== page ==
About Me

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No Fixed Abode, Home Counties, United Kingdom
I’m a 51-year-old Aspergic CAD-Monkey. Sardonic, cynical and with the political leanings of a social reformer, I’m also a toy and model figure collector, particularly interested in the history of plastics and plastic toys. Other interests are history, current affairs, modern art, and architecture, gardening and natural history. I love plain chocolate, fireworks and trees but I don’t hug them, I do hug kittens. I hate ignorance, when it can be avoided, so I hate the 'educational' establishment and pity the millions they’ve failed with teaching-to-test and rote 'learning' and I hate the short-sighted stupidity of the entire ruling/industrial elite, with their planet destroying fascism and added “buy-one-get-one-free”. I also have no time for fools and little time for the false crap we're all supposed to pretend we haven't noticed, or the games we're supposed to play.

Thursday, March 8, 2012

S is for Ships (and other vessels); Part 5 - Bigger boys!

Looking at some of the larger vessels, we have something a bit special from Germany; an S-boat and some nice Celluloid bits form Japan, both nations - at the time of likely production - on the 'other side'!

This is one of the ten things I should try to save from a fire, at first appearance it looks like a Hong Kong item, and if it had come in a bag of dusty bits I'd probably be telling you; "It's almost certainly an HK item", but it 'ain't...it's German, and it's actually 'almost certainly' from the era of the Third Reich.

The box is the same type of box the German wooden tractors, the plaster railway figures from Berger we looked at a month or so ago and German Christmas-baubles come in, the paper wrap is more reminiscent of the earlier half of the 20th Century and the spring-loaded firing mechanism is very 'European' in execution.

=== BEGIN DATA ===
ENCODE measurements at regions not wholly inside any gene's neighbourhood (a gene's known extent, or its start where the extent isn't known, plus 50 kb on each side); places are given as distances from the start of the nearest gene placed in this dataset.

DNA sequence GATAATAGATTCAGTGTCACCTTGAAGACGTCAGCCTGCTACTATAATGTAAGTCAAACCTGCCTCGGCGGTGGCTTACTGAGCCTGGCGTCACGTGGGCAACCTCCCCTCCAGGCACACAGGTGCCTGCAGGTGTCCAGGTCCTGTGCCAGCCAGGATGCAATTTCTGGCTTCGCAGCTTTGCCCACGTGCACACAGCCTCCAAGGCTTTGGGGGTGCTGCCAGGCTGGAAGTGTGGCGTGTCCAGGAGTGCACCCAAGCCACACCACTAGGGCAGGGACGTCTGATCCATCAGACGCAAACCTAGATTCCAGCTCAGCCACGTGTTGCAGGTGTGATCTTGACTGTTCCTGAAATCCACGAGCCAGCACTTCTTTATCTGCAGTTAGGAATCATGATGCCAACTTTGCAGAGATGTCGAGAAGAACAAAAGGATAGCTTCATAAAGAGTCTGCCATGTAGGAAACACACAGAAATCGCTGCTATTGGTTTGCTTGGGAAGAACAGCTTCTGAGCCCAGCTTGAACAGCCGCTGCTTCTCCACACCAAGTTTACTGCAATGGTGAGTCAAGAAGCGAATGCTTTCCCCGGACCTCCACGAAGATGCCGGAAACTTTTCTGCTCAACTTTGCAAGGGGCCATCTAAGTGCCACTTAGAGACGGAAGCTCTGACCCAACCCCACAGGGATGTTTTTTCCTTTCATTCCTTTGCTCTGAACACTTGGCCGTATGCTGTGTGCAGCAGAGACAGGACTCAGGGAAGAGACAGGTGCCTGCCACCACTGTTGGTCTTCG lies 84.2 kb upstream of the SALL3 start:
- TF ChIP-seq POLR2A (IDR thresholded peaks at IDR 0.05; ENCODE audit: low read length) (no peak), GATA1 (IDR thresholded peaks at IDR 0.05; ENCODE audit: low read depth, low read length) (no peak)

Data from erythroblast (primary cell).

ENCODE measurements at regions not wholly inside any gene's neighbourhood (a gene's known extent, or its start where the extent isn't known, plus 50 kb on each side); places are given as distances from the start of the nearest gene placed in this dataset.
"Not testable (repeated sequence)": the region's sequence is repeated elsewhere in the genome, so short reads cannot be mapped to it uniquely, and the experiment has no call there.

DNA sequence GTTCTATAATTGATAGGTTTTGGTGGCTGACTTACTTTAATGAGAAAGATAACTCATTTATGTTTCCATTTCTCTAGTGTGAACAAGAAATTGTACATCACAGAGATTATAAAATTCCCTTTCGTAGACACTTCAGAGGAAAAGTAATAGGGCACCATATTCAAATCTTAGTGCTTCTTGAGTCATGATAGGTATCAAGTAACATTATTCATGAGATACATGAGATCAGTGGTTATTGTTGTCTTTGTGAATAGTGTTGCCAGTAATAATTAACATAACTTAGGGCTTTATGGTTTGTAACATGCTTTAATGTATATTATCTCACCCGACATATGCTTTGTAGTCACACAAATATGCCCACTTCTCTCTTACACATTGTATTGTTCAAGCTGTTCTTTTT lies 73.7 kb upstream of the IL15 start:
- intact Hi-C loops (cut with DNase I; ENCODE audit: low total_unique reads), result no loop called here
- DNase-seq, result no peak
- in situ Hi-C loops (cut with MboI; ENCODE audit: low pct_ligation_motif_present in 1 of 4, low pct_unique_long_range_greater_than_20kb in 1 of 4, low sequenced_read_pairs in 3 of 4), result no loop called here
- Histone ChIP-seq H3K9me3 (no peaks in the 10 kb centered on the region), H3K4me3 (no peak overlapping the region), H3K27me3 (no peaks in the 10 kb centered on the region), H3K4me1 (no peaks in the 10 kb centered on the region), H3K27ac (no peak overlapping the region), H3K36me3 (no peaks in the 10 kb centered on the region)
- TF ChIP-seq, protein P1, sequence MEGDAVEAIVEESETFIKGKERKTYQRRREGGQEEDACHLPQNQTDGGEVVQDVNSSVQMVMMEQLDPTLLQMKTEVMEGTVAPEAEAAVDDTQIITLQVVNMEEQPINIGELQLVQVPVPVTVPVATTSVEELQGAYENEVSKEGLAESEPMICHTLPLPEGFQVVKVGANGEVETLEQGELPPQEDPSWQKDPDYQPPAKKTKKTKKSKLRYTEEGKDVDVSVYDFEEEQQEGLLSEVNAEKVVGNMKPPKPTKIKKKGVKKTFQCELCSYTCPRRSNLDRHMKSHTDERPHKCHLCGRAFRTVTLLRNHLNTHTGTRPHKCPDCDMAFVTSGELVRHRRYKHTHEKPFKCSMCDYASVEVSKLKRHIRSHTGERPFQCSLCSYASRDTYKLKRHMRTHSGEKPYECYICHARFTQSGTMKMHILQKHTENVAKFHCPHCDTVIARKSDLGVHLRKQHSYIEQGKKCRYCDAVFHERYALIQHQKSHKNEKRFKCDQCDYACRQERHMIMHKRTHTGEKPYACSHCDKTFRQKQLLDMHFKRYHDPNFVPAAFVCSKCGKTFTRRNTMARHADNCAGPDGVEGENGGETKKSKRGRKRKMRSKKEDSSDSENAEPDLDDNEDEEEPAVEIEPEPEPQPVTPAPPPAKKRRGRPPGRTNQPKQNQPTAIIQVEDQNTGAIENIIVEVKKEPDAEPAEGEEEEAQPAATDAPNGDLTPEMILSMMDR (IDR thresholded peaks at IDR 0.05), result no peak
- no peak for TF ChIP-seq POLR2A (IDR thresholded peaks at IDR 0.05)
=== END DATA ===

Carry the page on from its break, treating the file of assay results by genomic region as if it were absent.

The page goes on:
The clincher is that something - almost certainly an Eagle - has been painted-out on both sides of the wheelhouse...for export? or to comply with the Allied de-Nazification program?

So why does it look HK? Because back in the early days all cheap plastics looked the same, and the Germans in the immediate post-war period through to my childhood in the 1960's/early '70's were second only to Hong Kong/Japan in the production of plastic toys and novelties.

The paper wrap with the torpedoes in (and out!) and a close up of the finger-operated firing mechanism. I can't work out if the torpedoes are plastic or wooden, if they are wooden it would be more proof of the likelihood of the origin, but I think they are plastic, it's just hard to tell and I'm not going to start scraping the paint off!

The S-boat (Marked S-71, with a '71'painted below the engraved version) is about 125mm long, the Japanese blow-moulded celluloid gun-boat next to it is a tad smaller at 100mm. This Website reports S-71 as being lost; "Hit by artillery in battle with British units in the Channel" in 1943 and was a real vessel, another reason to doubt it's HK origins.

 Next to them is another Celluloid vessel, this appears to have dome sort of mechanism in the base, but I can't work out what it is, even with a jeweller's 'eye' and a torch. It may be only a weight, but seems to have brass and white-metal components? And I owe thanks to Pam Taylor (Kleeware collector supreme!) of Wales for the tall-ship which is 6cm long.

[Added 24th November 2013...I saw another one the other day, the mechanism is a rusted-up spring return form a novelty tape-measure!]

Other larger odds and sods (we'll look at the bulk of the bigger vessels and landing craft on other days in a year or two, this is enough bobbing about on the briney for me for a while!); The top image shows two liners marked 'GERMANY' (9.5cm) and will most likely be Manurba or Jean, and also 'look' like Hong Kong product. They have an polyethylene upper deck and a polystyrene hull. The other liner is a whistle (7.5cm) and probably an early British product in a flecked-styrene polymer.

I don't know how the hovercraft got in this lot - well I do; they were 'to hand'! The one on the left is the one currently in Poundland, the other was a common rack-toy in the 1980's and I've seen them painted on some of the Blogs I link to here in the last couple of years, and they came-up quite well. They are a vauge HO-guage type size/scale thing...

The small sailing vessel (3cm) is a Christmas cracker toy, the yellow tug (65mm) is a recent (1970's?) baby's bath toy, the other two tugs (55mm) are the 1950/60's equivalents.

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